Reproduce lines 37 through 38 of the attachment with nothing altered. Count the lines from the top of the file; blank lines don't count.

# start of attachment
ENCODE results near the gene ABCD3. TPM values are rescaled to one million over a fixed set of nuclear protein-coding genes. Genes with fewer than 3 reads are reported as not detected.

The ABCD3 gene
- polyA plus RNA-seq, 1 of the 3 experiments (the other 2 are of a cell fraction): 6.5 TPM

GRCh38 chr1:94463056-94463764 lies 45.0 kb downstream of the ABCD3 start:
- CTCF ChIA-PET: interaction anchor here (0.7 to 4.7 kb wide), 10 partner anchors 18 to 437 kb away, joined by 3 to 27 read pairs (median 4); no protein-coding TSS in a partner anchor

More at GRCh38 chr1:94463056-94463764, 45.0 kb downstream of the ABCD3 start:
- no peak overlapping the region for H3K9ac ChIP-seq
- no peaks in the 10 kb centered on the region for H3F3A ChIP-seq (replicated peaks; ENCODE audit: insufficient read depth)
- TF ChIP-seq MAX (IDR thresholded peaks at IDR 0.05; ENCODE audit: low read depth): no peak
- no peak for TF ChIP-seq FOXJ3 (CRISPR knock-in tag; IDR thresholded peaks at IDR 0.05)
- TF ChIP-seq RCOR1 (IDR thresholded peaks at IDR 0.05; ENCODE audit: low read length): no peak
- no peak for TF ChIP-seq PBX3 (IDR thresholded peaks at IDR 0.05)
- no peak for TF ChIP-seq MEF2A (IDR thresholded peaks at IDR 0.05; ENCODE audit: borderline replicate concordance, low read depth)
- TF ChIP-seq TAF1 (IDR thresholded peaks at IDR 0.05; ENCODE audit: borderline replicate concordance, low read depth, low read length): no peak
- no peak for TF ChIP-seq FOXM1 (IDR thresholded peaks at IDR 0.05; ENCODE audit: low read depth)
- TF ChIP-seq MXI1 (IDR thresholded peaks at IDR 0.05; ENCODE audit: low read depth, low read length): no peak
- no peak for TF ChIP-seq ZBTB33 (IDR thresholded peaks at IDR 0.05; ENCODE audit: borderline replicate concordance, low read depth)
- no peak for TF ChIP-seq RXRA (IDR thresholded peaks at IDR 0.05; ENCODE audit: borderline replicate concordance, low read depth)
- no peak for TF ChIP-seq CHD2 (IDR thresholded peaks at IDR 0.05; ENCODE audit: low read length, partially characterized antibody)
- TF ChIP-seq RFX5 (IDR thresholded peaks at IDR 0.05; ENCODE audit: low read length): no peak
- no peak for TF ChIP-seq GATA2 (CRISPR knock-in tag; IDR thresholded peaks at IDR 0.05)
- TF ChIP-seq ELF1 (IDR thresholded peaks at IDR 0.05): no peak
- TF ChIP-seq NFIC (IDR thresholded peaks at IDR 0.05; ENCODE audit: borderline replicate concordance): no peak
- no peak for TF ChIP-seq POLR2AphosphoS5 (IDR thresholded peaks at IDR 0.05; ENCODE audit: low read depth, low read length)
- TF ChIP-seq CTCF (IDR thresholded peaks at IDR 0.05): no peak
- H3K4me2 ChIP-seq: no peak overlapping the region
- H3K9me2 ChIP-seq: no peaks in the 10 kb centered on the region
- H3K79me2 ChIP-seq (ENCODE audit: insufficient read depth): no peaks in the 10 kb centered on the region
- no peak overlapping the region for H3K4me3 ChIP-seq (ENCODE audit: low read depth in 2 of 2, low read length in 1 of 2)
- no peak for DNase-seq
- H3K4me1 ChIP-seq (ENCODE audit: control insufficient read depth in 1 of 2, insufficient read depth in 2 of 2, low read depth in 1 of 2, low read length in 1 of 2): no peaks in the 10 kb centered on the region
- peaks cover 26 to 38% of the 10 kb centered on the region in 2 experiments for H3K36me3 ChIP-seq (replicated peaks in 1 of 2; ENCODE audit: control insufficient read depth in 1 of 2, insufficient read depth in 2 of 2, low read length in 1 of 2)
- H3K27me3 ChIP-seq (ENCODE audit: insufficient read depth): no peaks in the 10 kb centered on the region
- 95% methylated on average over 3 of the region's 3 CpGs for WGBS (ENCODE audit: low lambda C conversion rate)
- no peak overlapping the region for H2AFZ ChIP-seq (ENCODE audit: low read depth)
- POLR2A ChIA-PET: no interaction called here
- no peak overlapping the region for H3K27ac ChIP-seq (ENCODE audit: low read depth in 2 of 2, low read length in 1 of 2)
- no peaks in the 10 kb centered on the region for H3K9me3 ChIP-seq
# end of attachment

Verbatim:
- no peak overlapping the region for H3K27ac ChIP-seq (ENCODE audit: low read depth in 2 of 2, low read length in 1 of 2)
- no peaks in the 10 kb centered on the region for H3K9me3 ChIP-seq